Armen Bacon

The pearls and perils of motherhood

She was not doing homework.

There was no soccer practice.

No Saturday birthday parties to attend.

And no iPad, iPhone or electronic devices in the vicinity.

Just the two of us buried beneath the weight of old, musty hardbacks squashing our laps and limbs, some scattered across the floor, books everywhere – creating a tapestry of equal parts love, language and literature.

During dinner I had mentioned the bookshelves needed an overhaul. Her ears perked up at the thought of revamping, reorganizing, redoing this upstairs quiet zone, a cozy loft where she and her siblings hang out and read. Requesting a sleepover, she insisted it would be a perfect Saturday project.

Grandmothers always say yes.

The inaugural week of school had come and gone with only one traumatic incident, according to her, and also reported via text by my daughter. With permission, here’s what transpired:


This is how my morning went.

1) Sosi is crying hysterically at home that she hates kindergarten and just wants to watch “Shimmer and Shine” all day in her pajamas.

2) I drag her into the car kicking and screaming and while I am driving she unbuckles and jumps into my lap in the front seat and tries opening the door to run home, again all while I’m driving.

3) Now that Sosi is hysterical and I am yelling, Dennis (her twin brother) panics and also starts crying hysterically until he vomits in the car. (Did I mention it’s a rental car and that I got stranded in the Target parking lot yesterday?)

4) Now I get to school, get both crying kids out of the car and Ani (who is 8) panics and starts hysterically crying, yelling at me that I can’t leave them at school like this.

5) Arden (who is 10), has long since left and is nowhere to be found to assist.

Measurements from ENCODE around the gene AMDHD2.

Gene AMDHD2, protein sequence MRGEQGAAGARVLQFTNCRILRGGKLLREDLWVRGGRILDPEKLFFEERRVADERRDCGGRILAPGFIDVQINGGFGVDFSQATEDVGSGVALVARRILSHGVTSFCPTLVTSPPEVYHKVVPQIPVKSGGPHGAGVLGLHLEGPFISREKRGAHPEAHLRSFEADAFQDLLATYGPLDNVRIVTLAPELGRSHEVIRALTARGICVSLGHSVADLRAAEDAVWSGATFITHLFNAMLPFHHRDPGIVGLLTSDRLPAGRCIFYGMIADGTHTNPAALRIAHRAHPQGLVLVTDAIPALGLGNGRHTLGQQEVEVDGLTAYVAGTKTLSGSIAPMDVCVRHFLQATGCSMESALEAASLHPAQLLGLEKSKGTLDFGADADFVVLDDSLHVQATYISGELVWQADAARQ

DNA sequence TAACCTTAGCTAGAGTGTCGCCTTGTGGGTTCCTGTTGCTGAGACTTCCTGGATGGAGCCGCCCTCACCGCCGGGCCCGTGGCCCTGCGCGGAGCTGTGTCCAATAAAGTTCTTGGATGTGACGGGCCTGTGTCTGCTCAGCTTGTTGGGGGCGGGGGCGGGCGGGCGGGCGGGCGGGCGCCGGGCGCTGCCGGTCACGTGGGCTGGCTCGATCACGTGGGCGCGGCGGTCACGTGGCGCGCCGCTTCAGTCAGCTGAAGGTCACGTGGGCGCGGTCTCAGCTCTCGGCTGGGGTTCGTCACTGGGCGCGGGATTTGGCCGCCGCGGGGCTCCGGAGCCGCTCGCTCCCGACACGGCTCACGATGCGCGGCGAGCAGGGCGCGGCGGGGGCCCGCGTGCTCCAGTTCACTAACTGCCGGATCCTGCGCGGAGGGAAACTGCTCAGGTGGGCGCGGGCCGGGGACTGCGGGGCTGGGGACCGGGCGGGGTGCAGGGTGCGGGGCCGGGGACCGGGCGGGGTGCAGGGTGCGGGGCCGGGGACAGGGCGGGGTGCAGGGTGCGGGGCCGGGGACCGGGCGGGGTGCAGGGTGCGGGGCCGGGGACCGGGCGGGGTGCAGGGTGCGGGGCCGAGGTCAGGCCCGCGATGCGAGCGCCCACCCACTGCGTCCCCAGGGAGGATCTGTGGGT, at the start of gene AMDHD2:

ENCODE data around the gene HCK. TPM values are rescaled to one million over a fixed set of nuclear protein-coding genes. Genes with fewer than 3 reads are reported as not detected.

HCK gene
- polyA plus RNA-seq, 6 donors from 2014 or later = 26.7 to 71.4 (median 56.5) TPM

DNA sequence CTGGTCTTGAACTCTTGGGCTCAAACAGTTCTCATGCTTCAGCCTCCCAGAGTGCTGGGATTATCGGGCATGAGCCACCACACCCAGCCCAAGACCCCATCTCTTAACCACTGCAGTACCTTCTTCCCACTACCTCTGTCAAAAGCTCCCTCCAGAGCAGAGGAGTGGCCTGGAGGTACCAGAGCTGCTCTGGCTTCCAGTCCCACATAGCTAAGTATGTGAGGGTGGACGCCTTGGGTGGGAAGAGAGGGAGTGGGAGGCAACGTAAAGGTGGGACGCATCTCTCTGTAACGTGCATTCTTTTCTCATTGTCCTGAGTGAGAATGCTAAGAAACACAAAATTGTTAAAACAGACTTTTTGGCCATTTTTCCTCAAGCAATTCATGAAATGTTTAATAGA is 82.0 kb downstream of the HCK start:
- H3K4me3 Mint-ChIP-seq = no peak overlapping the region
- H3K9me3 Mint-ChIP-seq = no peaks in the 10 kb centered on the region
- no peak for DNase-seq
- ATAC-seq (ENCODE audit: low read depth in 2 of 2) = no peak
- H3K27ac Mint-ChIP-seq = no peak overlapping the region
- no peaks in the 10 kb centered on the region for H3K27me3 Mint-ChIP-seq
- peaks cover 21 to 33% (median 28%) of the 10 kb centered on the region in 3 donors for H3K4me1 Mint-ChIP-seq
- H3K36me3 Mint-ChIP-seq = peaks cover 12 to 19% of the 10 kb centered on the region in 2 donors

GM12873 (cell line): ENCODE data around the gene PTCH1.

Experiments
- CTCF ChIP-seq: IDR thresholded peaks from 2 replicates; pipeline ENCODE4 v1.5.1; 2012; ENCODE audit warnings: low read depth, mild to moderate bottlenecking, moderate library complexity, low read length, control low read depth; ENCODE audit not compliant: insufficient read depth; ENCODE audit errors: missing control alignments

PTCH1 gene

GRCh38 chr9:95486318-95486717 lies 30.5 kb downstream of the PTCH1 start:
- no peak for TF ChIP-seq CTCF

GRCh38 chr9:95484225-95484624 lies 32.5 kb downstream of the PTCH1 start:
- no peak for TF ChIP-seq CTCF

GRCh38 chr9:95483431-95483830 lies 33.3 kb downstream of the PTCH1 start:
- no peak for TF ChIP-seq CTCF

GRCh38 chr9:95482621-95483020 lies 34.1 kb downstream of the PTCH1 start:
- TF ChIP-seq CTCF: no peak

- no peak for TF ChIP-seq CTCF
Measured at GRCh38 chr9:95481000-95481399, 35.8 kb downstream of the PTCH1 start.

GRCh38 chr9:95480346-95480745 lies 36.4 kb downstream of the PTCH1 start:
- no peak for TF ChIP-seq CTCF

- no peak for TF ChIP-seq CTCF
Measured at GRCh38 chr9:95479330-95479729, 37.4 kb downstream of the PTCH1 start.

6) I get to the door of kindergarten, I am now also crying, and I see the school psychologist waiting at the door to greet my kids.

7) Praying tomorrow is better.

Love, Danielle

Real life. You can’t make this stuff up. Half laughing, half crying, my heart ached. Wanting to rescue her, I knew I couldn’t. She’s a mom. Moments like these come with the territory.

Bless today’s parents – especially mothers of the world. It’s a daunting task, holding the future in your hands. From pure joy and pleasure to the nuclear blasts and mini-explosions during growth spurts and raging hormones – raising kids is the toughest gig on the planet.

“The hardest job you’ll ever love.”

You want the world for them, hoping they discover passion for learning early on. You also want them to eat their greens, say please and thank you, brush teeth, floss and flush. But amidst all the rules and growing pains, you want them healthy and happy.

Times being what they are, it seems nearly impossible. I worry that girls are getting periods and bras too early, that boys are expected to make all the right moves while leg hairs and five o’clock shadows have barely sprouted. Call me old fashioned, but I want my grandkids playing outdoors, laughing out loud, perfecting the art of “make believe.” Learning to be comfortable in their own skin.

Earlier this week I read a Twitter post (@StanfordEd) stating, “A kid does not have to do four hours of homework a night in order to master the material (and) learn deeply.” Reading these findings was music to my ears.

I also read that schools are potential breeding grounds for anxiety, stress, burnout and depression. And not just for kids – but teachers and parents alike. My friends and colleagues working in the field promise me they’re making strides in seeking balance, but it’s a scary proposition just the same. The joy of learning, the joy of teaching – it’s all at stake.

As is the health and well-being of our children (and grandchildren). Just one more reason why a mother’s heart never sleeps. Children need family time and permission to dream, play and ponder the universe.

Learning of Gene Wilder’s passing this week got me thinking. If only we could hermetically seal our kids in Willy Wonka’s Magic Land a few extra years – prolong the age of innocence, cultivate and nurture their imaginations. Remember the chocolate factory, where you could pluck 2-foot-tall gummy bears right off of trees and jump rope with licorice?

Back on the home front, I showed my granddaughter one of her mom’s favorite childhood books, “The Way Mothers Are,” by Mariam Schlein.

“Why do you love me when sometimes I am naughty and run away when you are trying to dress me? How can you love me when I scream and SCREAM? How can you love me when I grab things away from sister, knock her down, and throw my clothes all over the floor?”

“I love you all the time, because you are mine.”